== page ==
You Say Resume, I Say Résumé

01 Apr 2006
April 1, 2006

resume \’rĭ-zōōm’\ v. tr. 1 : To begin or take up again after interruption: resumed our dinner. 2 : To assume, take, or occupy again: The dog resumed its post by the door. 3 : To take on or take back again: resumed my original name.

résumé \’rĕ-zōō-mā’\ n. 1 : A brief account of one’s professional or work experience and qualifications, often submitted with an employment application. 2 : A summary: a résumé of the facts of the case.

There aren’t too many things that drive me up a wall. Yes, there is the occasional fingernail on the blackboard or the exporting of Democracy to various and sundry countries in the Middle East. Uncomfortable? Yes. Divine retribution for leading a pure life? Perhaps.

But these pale by comparison to seeing the word RÉSUMÉ (notice the accents over the e’s) spelled RESUME on Web sites and blogs.

Each time I see this typographic transgression –each time I see a fellow blogger title his or her job history as such I feel a pressure on my chest and a compulsion to right and rewrite this wrong. I can’t get over it and I can’t help myself.

I don’t know where this holier-than-thou attitude comes from. Luckily, I have a modicum of self-control. I have only contacted a handful of my fellow webbies to offer my expertise (you know who you are). I have thankfully left the rest of you alone.

But the strain of holding back is getting to me. I want to shout from the top of the Empire State Building: “DON’T FORGET THE ACCENTS!” –both of them and both facing the correct direction. Accent aigu for you Francophiles.

In html the word is coded “r-&-e-a-c-u-t-e-;-s-u-m-&-e-a-c-u-t-e-;” and in Photoshop the accented é is created by using cmd-e option-e, e (Mac) or alt-0233 (PC).

To make it easier, as a service to my field, and as personal therapy I am offering an html version of résumé along with a Photoshop version in a handy dandy zip file. Download and use liberally throughout the Web.

I can’t single-handedly stop our way of life from oozing uncontrollably from our shores. But I can do my part to end this bit of spelling debauchery.

Don’t thank me profusely. It’s a selfish act.

15 replies
  1. ralph says:

    How do you spell curriculum vitae?

  2. Hans says:

    CV is so much easier to type.
    Oh, and above this comment form, it says “oxymoran,” which, of course, should be “oxymoron.”

  3. Brian Warren says:

    Ah, well said! I’m updating my site right now.
    On a mac it’s option e, e, not command.

  4. Bone says:

    Jeff, I wholeheartedly agree. Fingernails to the slate.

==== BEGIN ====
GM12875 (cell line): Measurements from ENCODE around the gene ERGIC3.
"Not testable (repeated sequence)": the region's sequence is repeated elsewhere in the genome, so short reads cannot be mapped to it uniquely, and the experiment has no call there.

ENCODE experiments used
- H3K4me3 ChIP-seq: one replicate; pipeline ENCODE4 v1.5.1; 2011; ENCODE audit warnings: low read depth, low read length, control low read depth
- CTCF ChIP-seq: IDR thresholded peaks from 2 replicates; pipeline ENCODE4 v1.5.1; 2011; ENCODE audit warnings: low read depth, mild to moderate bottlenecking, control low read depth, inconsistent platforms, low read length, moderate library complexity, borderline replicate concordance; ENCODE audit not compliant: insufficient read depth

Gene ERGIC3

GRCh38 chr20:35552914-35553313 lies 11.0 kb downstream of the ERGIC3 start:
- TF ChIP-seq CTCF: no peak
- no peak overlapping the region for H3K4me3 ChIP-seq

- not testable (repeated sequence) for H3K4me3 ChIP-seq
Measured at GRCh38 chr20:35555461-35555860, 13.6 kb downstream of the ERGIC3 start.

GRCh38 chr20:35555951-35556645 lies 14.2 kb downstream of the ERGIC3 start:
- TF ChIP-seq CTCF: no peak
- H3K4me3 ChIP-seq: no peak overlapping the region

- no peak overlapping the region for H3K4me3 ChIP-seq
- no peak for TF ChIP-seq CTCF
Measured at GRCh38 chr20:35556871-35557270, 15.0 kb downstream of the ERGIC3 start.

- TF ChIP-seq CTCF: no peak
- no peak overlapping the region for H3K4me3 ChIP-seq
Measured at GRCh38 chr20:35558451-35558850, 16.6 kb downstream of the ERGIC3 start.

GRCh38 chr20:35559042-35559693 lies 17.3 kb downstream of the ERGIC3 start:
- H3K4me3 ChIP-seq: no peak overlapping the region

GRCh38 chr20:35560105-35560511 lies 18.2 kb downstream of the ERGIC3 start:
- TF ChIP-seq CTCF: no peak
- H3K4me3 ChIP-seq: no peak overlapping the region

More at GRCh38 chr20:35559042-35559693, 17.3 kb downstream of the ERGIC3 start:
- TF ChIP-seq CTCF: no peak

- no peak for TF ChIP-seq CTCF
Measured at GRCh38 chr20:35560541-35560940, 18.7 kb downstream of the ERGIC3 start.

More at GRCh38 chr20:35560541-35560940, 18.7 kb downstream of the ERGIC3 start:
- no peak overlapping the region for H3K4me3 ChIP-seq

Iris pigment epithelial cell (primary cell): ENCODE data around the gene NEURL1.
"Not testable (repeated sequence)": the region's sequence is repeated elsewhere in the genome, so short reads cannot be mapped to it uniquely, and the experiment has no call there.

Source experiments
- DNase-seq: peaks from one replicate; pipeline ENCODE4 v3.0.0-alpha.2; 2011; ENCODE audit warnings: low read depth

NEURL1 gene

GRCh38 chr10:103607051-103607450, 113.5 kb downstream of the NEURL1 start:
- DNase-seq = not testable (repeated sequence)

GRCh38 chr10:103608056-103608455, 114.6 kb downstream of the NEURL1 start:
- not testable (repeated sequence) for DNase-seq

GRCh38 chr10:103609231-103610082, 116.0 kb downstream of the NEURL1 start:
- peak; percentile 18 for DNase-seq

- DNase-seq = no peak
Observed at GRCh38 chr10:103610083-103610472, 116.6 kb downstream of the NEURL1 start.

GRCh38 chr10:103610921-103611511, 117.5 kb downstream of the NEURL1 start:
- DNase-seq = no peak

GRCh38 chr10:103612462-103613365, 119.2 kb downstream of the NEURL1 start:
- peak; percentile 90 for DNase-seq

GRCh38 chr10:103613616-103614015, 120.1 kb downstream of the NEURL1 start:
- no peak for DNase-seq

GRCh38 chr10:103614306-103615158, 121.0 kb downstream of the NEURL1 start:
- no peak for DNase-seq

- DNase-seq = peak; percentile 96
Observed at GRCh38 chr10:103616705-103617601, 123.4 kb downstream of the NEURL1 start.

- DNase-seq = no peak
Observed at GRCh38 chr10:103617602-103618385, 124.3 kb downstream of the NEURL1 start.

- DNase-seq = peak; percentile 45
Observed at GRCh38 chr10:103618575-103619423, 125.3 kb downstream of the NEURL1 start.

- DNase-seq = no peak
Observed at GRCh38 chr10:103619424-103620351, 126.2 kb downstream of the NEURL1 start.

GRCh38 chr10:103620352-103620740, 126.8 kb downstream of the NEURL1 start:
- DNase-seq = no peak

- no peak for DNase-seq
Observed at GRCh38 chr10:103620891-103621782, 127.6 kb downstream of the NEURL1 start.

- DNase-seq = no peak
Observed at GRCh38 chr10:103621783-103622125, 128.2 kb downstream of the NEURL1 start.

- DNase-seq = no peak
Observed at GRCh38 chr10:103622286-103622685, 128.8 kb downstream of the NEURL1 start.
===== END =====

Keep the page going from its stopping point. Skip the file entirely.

One note of correction.
    Key combo on the Mac… opt-e then e will give you the accented e.
    Cheers.
    Bone

  5. Dan says:

    You spelled “oxymoron” wrong.

  6. paul haine says:

    You spell it “CV.’

  7. A Pedant says:

    Fair enough, but only for lower case instances. In French, capitalised characters never have accents. So, to be picky, your second paragraph is kinda wrong.

  8. Jeff says:

    I have finally discovered the secret to getting more people to comment on this site: misspell and misinform. Your readers will let you know!
    Hans and Dan: you are indeed correct. It’s “oxymoron,” not “oxymoran” as it has been written since 2004 (where have you guys been?). It’s been changed.
    Brian and Bone: Doh! You too are right. In order to make the Photoshop file I had been practicing this keystroke all week. Instructions corrected.
    A Pedant: thanks for the info. I didn’t know that. I changed the title of this piece so it uses lowercase. But I was using small caps for the second paragraph for emphasis.
    And, as an added bonus a little phrase trivia: curriculum vitae is a Latin expression meaning: “course of life.”

  9. Nathan Smith says:

    I just wanted to chime in and say this bothers me too. In fact, it bothers me that my résumé URL is /resume/ instead of /résumé/, which I suppose it border-line obsessive. :)

  10. Lionel Chollet says:

    It’s not true that in French capitalized letters never have accents –people use this excuse to cover their lazyness or ignorance.
    In the long-gone past –when books and newspapers where typeset with lead-block characters– it was indeed common not to use the accented version of the capital letters. Typographers had few of them in their case, due to their cost and because they were often smaller than the non-accented ones (in order to leave space for the accent on the lead-block.
    But when the meaning could be altered by the absence of an accent the rule was to use the accented letter — e.g. “LE TYPOGRAPHE AGACE” doesn’t have the same meaning as “LE TYPOGRAPHE AGACÉ.”
    Nowadays, there are no real justifications for not using accented capital letters, except, maybe for very tight line-spacing in a title running on several lines.
    Nobody but AOL users should type in FULL CAPS. Use the style tools of your word processor or page layout application instead.

  11. Gordon says:

    And, technically, it’s curriculum vitæ (note the ligature.. god, I hate us pedants!)
    I just call mine “stuff wot I done”. Everyone knows what that means… right?

  12. Jeff says:

    Well, Gordon, if you want a lucrative career in “technical communications, writing software manuals and online help systems,” that might not work as well as one might think. ;)

  13. Danny says:

    Hi Gordon, Absolutely right on this one, but in French accents are actually only used on lowercase letters, so it’s résumé or RESUME.

  14. Ralph Bunker says:

    Found this at
    http://www.joelonsoftware.com/articles/Unicode.html
    Search for “character code 130” in order to see the hebrew letter.
    For example on some PCs the character code 130 would display as é, but on computers sold in Israel it was the Hebrew letter Gimel (), so when Americans would send their résumés to Israel they would arrive as rsums.

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